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Master Class: Cook Like a Pro

Use these tips to advance your cooking skills and improve your camp grub's taste and nutritional value.

Cookset Basics
Upgrade your kit for versatility.

Stove: Get a canister model with a separated burner, which offers precise flame control and allows for baking. (We like MSR’s Wind Pro II; $100; 11.5 oz.; Cookset: Start with at least a 2-liter pot, a sauté pan, and a lid that fits both. Try pairing MSR’s Alpinist 2 ($60; 10.8 oz.) and the nonstick, aluminum Quick Skillet ($30; 5.9 oz.). See our kitchen checklist at

Master Key Stovetop Techniques
Use these methods to go from freeze-dried meals to gourmet menus.

» Simmering

This slow-cook method (a near-boil) is hard to master on a camp stove. If hot spots cause boiling, hold the pot off to the burner’s side. For even heat, create a windbreak out of rocks. With liquid-fuel stoves, run the stove with low pressure (just pump the fuel bottle a few times). Best for: poached trout, sauces with dehydrated add-ins.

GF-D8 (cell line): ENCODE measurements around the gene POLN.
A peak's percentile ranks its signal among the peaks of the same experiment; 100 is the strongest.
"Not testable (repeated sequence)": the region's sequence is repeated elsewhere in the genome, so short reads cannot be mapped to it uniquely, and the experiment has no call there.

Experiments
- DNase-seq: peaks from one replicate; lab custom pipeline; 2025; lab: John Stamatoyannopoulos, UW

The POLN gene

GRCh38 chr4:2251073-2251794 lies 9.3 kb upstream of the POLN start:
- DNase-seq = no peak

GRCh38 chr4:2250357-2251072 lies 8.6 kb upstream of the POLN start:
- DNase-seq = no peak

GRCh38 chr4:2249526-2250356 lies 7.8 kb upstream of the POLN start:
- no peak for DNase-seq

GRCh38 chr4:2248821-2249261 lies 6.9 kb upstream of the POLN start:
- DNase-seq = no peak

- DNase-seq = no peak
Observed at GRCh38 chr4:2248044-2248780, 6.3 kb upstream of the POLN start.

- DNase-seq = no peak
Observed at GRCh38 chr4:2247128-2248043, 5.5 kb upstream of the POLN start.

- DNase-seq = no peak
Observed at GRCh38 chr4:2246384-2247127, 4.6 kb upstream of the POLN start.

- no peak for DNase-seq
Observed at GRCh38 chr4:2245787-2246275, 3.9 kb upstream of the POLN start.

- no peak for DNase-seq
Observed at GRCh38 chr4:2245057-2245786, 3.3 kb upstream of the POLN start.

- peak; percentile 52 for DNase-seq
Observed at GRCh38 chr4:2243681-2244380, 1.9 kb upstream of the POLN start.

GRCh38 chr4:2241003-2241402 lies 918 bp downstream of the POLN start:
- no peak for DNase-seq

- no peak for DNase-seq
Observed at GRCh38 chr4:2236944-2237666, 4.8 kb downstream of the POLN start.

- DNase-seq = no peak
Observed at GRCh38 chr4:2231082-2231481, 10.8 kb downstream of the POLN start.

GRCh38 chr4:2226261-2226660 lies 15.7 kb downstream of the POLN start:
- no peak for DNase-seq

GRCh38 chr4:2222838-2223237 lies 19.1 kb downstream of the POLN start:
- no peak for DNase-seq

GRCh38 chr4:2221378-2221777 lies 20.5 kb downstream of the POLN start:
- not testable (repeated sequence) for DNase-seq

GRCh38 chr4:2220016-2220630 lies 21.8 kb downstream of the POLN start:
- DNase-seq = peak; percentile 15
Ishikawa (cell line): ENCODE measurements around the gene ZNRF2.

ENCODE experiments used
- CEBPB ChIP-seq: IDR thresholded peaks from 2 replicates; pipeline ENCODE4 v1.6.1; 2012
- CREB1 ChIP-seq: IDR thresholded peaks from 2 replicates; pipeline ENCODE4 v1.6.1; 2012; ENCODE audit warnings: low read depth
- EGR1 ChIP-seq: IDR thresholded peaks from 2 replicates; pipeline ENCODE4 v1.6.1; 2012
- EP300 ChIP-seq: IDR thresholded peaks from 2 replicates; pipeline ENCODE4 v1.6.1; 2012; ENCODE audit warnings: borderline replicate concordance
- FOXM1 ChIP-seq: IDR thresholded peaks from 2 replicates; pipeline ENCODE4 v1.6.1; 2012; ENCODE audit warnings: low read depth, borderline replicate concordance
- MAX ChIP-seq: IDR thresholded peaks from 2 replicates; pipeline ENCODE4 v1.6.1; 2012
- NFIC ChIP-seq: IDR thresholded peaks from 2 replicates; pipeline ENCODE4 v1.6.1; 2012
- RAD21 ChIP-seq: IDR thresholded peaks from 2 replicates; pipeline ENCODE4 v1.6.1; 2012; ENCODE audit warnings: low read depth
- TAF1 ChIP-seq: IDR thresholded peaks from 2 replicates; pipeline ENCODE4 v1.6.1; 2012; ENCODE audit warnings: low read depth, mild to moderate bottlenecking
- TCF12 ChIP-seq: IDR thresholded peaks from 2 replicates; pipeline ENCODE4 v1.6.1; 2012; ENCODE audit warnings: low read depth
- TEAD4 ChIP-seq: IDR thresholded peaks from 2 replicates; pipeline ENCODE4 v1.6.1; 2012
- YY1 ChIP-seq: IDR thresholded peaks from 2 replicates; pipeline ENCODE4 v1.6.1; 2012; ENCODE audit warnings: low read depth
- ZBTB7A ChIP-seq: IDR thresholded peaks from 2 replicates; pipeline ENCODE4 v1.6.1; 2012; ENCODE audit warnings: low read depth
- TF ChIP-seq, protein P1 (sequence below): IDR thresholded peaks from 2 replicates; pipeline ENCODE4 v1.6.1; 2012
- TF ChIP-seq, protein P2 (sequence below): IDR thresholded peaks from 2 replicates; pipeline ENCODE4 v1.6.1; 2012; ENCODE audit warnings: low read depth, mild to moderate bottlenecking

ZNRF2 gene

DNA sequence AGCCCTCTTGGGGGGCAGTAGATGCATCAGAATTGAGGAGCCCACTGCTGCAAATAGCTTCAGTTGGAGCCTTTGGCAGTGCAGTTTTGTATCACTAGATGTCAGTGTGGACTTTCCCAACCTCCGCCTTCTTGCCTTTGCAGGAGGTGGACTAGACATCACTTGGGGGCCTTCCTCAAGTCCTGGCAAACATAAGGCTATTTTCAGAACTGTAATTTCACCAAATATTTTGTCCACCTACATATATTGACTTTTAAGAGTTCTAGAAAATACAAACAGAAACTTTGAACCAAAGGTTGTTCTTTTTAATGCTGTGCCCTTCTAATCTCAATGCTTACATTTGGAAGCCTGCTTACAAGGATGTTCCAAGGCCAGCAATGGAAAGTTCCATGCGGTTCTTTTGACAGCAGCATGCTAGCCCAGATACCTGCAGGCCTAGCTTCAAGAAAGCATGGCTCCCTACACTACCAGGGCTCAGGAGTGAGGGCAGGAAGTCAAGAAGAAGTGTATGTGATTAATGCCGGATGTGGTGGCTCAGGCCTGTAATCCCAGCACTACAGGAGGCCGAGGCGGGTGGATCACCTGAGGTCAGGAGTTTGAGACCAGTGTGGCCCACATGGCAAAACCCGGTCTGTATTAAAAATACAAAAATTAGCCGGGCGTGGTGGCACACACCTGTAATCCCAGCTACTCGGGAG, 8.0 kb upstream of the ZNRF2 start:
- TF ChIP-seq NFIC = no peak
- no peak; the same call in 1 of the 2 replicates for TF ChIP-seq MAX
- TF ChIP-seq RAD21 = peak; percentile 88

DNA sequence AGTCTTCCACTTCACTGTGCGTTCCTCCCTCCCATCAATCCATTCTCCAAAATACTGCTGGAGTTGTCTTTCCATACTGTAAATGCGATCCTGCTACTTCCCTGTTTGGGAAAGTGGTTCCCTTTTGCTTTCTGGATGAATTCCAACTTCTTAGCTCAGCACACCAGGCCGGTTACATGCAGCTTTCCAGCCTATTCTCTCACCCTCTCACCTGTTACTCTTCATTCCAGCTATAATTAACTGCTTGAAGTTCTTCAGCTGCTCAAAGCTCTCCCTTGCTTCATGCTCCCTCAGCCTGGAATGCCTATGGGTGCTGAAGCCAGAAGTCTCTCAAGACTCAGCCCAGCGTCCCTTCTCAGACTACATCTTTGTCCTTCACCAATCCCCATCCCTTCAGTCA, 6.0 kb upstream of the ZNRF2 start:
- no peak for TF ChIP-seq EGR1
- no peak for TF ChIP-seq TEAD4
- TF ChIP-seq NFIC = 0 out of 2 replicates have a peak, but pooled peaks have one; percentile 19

» Flip baking

Warm ½ tablespoon of oil in a skillet on medium low and sprinkle cornmeal in the bottom (it helps prevent burning). Add batter, cover, and bake until the top is bubbling and bottom is set. Drizzle oil atop the dough, sprinkle with cornmeal, and flip. Replace the lid and bake until browned. Best for: fry bread, cornbread, brownies.

» Twiggy fire baking

Place your loaded cookpot on your stove. Using palm-length twigs, build a pyramid-shaped fire on top of your covered pot. Put the stove on low and light the fire; feed the fire to maintain constant heat as your treats bake. Note: A twiggy fire will permanently singe your pot’s lid. Best for: cookies, cinnamon rolls.

Fix Common Mistakes
Salvage a botched meal with four easy tricks.

Burned sauce Pour the unburned portion into a clean pot to finish cooking (don’t scrape blackened bits). Mix in a spoonful of peanut butter, which helps mask lingering burned taste.
Watery soup Boil away the extra liquid (stir constantly to prevent burning) or add a few tablespoons of dehydrated potato flakes or flour (both are thickeners) to achieve your desired consistency.
Salty stew Dilution is the solution: Add water and more carbs, like noodles or potato flakes. Next time, taste before salting; many prepackaged foods are already high in sodium.
Overcooked noodles Stop the cooking by adding cool (treated) water. Then redeem mushy pasta by sautéing drained noodles for three to seven minutes in an oiled pan until the edges are golden-brown and crisped.

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